Calls for shared ownership revolution to help ‘forgotten families’
Published by Max Salsbury for 24dash.com in Housing and also in Communities, Development
Changes to shared ownership lease to be discussed at National Housing Federation’s Shared Ownership Mortgages Conference
A massive expansion of shared ownership homes is needed for a generation of ‘forgotten families’ priced out of home ownership and with no hope of social housing, a new report has claimed.
The study, from housing charity Shelter, highlights the 'squeezed middle' families in England, typically earning between £20,000 and £40,000 a year, that are facing the prospect of years of private renting or being trapped on the first rung of the property ladder.
Shelter estimates that as many as 1.8 million families in England could fall into this group, yet its analysis of incomes and house prices shows that rapidly rising property prices mean the traditional market leaves almost three-quarters of these families (73%) priced out of a family-sized home.
The charity’s figures show that the mortgage guarantees of the government’s help to buy, due to be rolled out in January, will still leave the majority priced out, with more than 78% of families on low or average incomes still unable to afford the monthly mortgage repayments on a family-sized home using the scheme, even if they had a deposit.
Shelter says that this means the only option for many will be years spent bringing up children in private lets, paying out dead money in rent and facing the insecurity of short-term tenancy contracts of just six or 12 months.
In contrast, the report finds that mortgage repayments on a shared ownership home would be affordable for 95% of families on low or middle incomes.
The charity is now calling for a major new housebuilding programme of shared ownership homes to revolutionise home ownership. The report shows that a new generation of shared ownership would allow families to find an affordable home of their own with an estate agent or mortgage lender on their high street.
Shelter’s research found that, if current trends continue, 25% of families on low or middle incomes will be privately renting by 2020, with many more likely to be trapped on the first rung of the ladder in homes too small for their families.
This month, the Royal Institute of Chartered Surveyors reported that house prices were rising at the fastest rate in seven years, pushing home ownership further out of reach for many.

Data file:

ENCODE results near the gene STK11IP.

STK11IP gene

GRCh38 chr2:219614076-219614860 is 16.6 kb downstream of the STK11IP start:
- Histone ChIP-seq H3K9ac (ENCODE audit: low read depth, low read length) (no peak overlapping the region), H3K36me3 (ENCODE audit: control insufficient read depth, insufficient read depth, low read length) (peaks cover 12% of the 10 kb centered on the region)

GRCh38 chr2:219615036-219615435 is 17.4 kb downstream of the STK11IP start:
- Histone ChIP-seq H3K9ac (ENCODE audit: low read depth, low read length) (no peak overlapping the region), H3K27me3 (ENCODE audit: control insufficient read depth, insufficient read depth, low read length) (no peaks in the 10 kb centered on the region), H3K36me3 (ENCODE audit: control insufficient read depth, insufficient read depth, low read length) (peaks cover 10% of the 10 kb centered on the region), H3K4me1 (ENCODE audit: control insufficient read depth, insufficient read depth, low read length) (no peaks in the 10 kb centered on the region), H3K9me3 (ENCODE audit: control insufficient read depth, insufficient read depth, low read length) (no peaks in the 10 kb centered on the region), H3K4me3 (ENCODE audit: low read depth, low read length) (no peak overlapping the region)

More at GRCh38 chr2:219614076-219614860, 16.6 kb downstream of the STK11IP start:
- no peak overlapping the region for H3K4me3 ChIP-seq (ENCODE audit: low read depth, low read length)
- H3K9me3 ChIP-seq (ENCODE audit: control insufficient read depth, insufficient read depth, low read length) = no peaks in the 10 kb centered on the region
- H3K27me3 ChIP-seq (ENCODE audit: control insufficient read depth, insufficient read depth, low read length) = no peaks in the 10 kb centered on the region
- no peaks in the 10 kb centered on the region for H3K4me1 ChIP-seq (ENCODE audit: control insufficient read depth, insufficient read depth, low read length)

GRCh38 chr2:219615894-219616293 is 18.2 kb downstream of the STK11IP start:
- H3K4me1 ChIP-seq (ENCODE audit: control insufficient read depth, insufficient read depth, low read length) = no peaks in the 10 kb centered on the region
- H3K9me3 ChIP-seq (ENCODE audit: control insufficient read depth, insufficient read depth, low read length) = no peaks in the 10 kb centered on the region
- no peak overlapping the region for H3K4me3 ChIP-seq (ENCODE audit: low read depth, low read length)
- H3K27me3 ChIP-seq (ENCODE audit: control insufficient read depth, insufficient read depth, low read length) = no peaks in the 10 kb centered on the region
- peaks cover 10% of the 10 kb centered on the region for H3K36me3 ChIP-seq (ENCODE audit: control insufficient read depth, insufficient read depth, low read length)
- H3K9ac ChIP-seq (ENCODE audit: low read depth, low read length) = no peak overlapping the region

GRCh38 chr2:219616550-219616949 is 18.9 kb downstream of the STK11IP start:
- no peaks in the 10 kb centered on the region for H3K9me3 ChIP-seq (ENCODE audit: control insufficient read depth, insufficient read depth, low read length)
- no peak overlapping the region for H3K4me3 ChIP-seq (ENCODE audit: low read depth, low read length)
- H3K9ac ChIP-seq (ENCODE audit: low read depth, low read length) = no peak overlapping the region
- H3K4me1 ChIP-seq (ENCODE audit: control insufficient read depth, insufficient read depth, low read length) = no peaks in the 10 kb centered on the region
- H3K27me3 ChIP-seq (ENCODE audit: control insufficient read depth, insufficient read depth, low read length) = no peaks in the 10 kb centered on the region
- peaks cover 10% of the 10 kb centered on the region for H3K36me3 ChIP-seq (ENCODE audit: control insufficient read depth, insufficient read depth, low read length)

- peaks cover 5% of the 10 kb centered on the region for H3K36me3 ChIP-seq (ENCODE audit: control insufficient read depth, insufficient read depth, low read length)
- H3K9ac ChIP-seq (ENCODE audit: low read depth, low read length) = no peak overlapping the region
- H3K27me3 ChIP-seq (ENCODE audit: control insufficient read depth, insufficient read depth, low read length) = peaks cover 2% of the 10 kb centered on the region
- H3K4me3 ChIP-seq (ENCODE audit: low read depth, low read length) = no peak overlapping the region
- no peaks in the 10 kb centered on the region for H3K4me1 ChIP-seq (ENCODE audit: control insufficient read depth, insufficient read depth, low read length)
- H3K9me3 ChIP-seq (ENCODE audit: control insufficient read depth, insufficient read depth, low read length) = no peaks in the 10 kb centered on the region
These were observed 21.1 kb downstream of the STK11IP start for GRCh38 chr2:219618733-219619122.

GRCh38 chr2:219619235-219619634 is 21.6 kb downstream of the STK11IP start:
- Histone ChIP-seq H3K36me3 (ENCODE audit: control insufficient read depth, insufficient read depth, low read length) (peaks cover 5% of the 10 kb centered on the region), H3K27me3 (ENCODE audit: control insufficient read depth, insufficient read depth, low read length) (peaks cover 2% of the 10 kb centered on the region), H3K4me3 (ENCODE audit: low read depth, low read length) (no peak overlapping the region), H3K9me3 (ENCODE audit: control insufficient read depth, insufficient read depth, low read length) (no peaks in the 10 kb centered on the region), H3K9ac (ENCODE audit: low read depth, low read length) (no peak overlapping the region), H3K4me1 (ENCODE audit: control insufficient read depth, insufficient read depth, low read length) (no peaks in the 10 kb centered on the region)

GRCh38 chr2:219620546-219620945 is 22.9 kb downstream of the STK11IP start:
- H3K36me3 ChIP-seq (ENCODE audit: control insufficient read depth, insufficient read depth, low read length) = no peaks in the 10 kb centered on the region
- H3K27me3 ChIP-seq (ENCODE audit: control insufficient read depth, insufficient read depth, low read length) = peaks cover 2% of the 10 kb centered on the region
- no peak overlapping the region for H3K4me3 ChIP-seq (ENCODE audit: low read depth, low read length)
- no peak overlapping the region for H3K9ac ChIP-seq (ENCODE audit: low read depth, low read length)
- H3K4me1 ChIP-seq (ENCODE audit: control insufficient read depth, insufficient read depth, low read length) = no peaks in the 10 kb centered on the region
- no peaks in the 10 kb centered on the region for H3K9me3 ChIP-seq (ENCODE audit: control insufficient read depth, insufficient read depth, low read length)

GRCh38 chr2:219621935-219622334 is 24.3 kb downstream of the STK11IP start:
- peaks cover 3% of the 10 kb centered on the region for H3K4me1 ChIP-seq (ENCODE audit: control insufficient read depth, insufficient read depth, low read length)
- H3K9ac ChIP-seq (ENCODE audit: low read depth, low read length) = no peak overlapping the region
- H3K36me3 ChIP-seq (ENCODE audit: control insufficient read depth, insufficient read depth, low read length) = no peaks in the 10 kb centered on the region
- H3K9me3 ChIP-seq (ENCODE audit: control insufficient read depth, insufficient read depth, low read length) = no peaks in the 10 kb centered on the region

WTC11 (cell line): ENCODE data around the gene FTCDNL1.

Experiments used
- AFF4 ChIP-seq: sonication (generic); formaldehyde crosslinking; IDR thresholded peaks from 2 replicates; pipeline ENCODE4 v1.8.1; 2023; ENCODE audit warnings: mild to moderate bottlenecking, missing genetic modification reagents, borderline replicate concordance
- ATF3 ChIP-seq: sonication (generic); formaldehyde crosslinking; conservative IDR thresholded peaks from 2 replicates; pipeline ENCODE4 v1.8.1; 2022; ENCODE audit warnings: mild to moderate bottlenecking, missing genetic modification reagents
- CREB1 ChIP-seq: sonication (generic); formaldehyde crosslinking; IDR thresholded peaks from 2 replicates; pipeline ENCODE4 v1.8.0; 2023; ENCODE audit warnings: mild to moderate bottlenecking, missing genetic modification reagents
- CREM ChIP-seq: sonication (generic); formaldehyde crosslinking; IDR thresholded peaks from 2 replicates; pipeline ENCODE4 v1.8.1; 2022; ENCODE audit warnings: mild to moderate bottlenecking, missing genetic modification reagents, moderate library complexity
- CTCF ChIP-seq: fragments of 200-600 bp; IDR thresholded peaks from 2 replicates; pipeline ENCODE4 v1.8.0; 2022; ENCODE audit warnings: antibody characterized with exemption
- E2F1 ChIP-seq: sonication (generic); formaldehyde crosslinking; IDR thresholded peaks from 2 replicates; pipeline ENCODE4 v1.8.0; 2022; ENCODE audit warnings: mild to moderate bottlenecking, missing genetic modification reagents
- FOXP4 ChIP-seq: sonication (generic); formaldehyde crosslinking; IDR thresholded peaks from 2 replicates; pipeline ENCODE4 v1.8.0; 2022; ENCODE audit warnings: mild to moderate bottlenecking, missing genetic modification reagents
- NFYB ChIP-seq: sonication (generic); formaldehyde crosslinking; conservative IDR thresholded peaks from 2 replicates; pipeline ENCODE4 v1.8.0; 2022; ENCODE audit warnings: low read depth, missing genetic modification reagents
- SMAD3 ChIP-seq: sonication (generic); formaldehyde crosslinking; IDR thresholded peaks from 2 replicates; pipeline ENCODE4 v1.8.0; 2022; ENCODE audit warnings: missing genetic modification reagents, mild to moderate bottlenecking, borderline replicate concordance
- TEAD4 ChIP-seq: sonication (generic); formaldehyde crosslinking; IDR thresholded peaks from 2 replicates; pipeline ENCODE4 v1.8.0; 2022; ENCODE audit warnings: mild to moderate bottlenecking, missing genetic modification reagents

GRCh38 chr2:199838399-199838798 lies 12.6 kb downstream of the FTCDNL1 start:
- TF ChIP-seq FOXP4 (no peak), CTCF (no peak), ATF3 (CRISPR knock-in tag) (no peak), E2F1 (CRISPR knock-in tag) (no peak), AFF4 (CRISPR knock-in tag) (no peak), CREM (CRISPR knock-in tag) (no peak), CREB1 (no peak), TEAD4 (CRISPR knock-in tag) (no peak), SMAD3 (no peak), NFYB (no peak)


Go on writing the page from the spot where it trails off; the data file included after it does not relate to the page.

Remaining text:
Meanwhile, the short supply of social housing makes it an unrealistic prospect for many, with fewer than 50,000 family-sized social homes becoming available in the last year compared to 1.8 million households on the waiting list.
Lucy Musk, a retail merchandiser from Hitchin, Hertfordshire, lives with her husband in his parents’ home. She said: “It feels like every door is being slammed in our face. We can’t afford to get onto the housing ladder – even with help to buy – and private rents are extortionate. We work hard and we’re trying our best, but there’s just nothing out there for people like us.”
The charity has calculated that investing £12 billion could build 600,000 new shared ownership homes - enough to give almost half of England’s private renting families the chance to own their own home.
Speaking earlier this year, business secretary Vince Cable called investment in housebuilding on this scale – less than 1% of GDP - a “no-brainer”.
Kay Boycott, director of campaigns and policy at Shelter, said: “Building the new shared ownership homes we desperately need is the only way to give thousands of families a stake in the stable home they want at a price they can afford.
“So far, years of piecemeal policies and an alphabet soup of confusing schemes have meant that shared ownership has failed to reach its potential, leaving it nowhere close to meeting the needs of England’s forgotten families. But for the many young people desperate to do what generations have before them and find a stable home of their own, a national shared ownership programme is the bold and radical solution we need.”
"Every day, Shelter’s housing advisers see the consequences of our growing housing shortage, from those not knowing where they'll sleep that night to families struggling to pay their rent or mortgage. However, shared ownership won’t work for everyone, and we need a mix of new homes, including desperately-needed new social housing.”
Stephen Smith, director of housing and external affairs at Legal & General, said: “This report demonstrates the need for much more intermediate tenure provision across the UK, but also that the plethora of schemes we have had to date have served to confuse rather than give confidence to lenders and buyers.
“A single scheme, which is clearly described and clearly understood by buyers and lenders alike would be a great step forward. But fundamentally, for low and middle income earners, shared ownership has a big role to play in getting families into decent homes.”
National Housing Federation chief executive David Orr said: “We welcome Shelter’s recognition that shared ownership is the most effective way of helping low to middle income families meet their aspirations and get on the housing ladder.
“With house prices and private rents expected to rocket over the next five to ten years, the need for homes that people can afford is greater than ever. Shared ownership has already proved to be a tried and tested way of offering the most affordable and flexible route into home ownership.
“Housing associations are well-placed to deliver the full range of affordable homes, including shared ownership, this country needs. The best way this can be achieved is for Government to provide a comprehensive national housing strategy, with a long term commitment to house building, that truly aims to create a sustainable housing market in England.”